This list covered the armies of the North African emirates, from their assumption of independence from the Abbasid caliphate until the rise of the Murabits. The Idrisids formed their own rival Shiite caliphate in Morocco from 789 to c.926. The Aghlabids in Tunisia achieved independence by c.820. They subsequently conquered Sicily and held it until the late 11th century when conquered by the Normans. The Shiite Fatamids replaced the Aghlabids in Tunisia in 909, and this list represents their army from this date until their Egyptian state started to employ Turks and Dailame c.978. After the Fatimid conquest of Egypt the Zirid dynasty ruled Tunisia as their clients from 972, but were finally conquered by the Almohades c.1160. The Maghrawinids ruled Morocco from the early 11th century until c.1064 when conquered by the Murabids.
This list covers the Tahirid, Saffarid, and Samanid dynasties in the eastern provinces of the former Abbasid Empire. The Tahirids rose to power after Tahir ibn Husayn led al-Ma’mun’s army to victory in the Abbasid civil war, and was made governor of Khurasan. They were overthrown by the Saffarids in 873. The Saffarids started as leaders of brigands and ‘Alid secessionists but rose to conquer the province of Seistan in eastern Persia, and later Khurasan. However, they lost most of their territory to the Samanids in the early 10th century. The Samanids were the most successful of the Khurasanian dynasties, presiding over a renaissance of Persian tradition, although they remained staunchly Muslim. They fell to the expanding power of the Ghaznavids.
This list covers the local Arab dynasties in Syria and Iraq that flourished during and after the collapse of Abbasid power, such as the Hamdanids in Mosul and Aleppo, the Iqaylids in Mosul, the Mazyadids in southern Iraq and the Mirdassids in Aleppo. The Hamdanids of the Banu Taghlib were by far the most successful, dominating Mosul and the surrounding area from the 9th century onwards. They remained in power here until 991 when ousted by the Iqaylids. The Aleppo branch was founded by Sayf al-Dawla in 944 when he took over the city with the help of Banu Kilab tribesmen. For 20 years following this he was the darling of the Muslim world, regularly raiding Christian Byzantines. However, his credibility fell as the Byzantines started to conquer Muslim territory from the mid-10th century onwards.
This list covers the armies of the dynasties from the northern Iranian Caspian Sea provinces of Dailam and Gilan. Never fully subdued by the Arab conquests they did not convert to Islam until the early 10th century. The most important dynasty was the Buwahids. They took power in Fars in 934 and Baghdad in 946, and thereafter ruled as a family confederation of emirates until c.1055, when they fell to the Seljuk Turks. Although they came to power through the strength of their infantry the Buwayhids needed cavalry support outside of the mountains, and recruited Turkish ghilman, and may have occasionally used small numbers of elephants. The list also covers the Ziyarids and Musafirids. These dynasties did not use ghilman and had to rely on Kurds and Bedouin for cavalry when needed.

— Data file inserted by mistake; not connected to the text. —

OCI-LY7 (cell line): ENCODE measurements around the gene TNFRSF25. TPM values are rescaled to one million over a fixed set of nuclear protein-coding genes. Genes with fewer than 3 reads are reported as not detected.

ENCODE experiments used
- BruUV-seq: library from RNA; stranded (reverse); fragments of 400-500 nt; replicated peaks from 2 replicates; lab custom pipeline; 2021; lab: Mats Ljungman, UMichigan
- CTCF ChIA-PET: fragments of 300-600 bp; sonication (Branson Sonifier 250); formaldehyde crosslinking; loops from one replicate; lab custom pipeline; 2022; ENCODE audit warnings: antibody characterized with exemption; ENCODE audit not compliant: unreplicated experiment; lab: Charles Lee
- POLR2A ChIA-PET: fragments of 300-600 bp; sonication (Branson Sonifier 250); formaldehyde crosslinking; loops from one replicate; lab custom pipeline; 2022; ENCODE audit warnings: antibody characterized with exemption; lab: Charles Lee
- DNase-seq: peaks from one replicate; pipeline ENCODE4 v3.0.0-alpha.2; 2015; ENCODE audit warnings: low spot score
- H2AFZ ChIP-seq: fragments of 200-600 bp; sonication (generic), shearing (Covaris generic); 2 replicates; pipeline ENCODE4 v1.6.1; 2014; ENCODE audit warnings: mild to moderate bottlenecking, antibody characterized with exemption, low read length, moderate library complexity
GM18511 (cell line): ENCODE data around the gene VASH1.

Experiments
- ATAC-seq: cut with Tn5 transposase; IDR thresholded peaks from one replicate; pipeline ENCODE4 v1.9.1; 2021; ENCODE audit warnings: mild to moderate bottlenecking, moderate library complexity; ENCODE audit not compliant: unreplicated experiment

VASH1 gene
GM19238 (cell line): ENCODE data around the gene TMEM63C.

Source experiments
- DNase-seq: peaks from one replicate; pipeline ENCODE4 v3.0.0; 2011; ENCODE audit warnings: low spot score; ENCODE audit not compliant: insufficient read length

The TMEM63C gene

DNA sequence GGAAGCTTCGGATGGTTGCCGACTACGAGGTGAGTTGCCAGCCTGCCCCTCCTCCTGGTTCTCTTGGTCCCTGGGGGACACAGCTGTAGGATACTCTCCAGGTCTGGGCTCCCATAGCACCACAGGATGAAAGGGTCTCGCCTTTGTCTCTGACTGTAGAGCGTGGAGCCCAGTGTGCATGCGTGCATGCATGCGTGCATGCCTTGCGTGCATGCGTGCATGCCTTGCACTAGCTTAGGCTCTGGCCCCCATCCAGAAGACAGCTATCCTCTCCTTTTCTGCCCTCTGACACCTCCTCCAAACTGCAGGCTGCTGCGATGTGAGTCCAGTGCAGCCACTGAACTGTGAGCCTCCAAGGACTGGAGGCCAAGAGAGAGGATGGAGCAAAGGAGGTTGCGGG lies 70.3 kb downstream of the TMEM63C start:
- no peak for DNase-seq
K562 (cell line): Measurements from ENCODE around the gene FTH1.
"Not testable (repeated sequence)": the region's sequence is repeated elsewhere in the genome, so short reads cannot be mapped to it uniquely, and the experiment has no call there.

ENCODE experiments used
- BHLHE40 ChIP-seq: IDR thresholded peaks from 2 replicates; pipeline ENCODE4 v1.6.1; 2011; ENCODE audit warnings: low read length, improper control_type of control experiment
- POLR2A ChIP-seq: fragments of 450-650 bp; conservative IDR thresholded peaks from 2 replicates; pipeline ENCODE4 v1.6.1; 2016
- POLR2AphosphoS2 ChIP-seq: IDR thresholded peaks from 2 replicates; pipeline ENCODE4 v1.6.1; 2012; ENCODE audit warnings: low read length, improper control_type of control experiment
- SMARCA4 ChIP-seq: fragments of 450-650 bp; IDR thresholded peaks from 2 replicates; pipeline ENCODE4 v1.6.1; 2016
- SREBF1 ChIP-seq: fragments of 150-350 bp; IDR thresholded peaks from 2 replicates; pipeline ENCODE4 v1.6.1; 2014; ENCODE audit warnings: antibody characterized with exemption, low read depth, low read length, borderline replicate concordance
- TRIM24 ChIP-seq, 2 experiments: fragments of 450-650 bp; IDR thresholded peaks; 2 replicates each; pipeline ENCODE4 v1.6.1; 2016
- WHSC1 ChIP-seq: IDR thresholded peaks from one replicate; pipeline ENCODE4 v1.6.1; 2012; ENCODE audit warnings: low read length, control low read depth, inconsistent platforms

The pechenegs were a nomadic or semi-nomadic Turkic people who defeated the Magyars in the mid-9th century and occupied much of the southwestern Eurasian steppe. They were commonly used as allies or mercenaries by the Byzantines. They came into frequent conflict with the Rus, besieging Kiev in 968, though they sometimes allied with the Rus against the Byzantines. They suffered a series of defeats in 1036-1122 by the Rus, the Cumans and the Byzantines. Thereafter they survived only as remnant populations.
This list covers the armies of the Ghaznavid dynasty from 962, when Alp Tigin acquired power at Ghazna in eastern Afghanistan, until the fall of the dynasty. They conquered most of the Afghanistan and the Punjab, and the remainder of Samanid territory and much of northern India between 997 and 1024. Finally they acquired Rayy from Buwayhids in 1027. They continued to raid deep into India on a regular basis for the next 140 years. During the 11th century however the empire was under pressure from the rising power of the Seljuk Turks, and lost nearly all of Khurasan at the Battle of Dandanaquan in 1040. Following this the Ghurids rebelled and pushed the Ghaznavids back to their Indian territories. The last of these fell to the Ghurids in 1187.
Under the Macedonian dynasty the Byzantine Empire went on the offensive, initially meeting mixed success. However, the soldier emperors Nikephoros II Phokas and John I Tzimiskes reconquered Crete, Cyprus and parts of Syria. Basil II conquered the Bulgar Empire in 1018 after a 20 year campaign. Following his death the native army was reduced, and short term mercenary contracts were relied upon. The Normans conquered the last Byzantine possessions in Italy. In 1071 the main Byzantine field army was decisively defeated by the Seljuk Turks at Manzikert in Asia Minor. Over the next few years most of Asia Minor was lost to the Turks. This list covers Byzantine armies from 963 until 1071.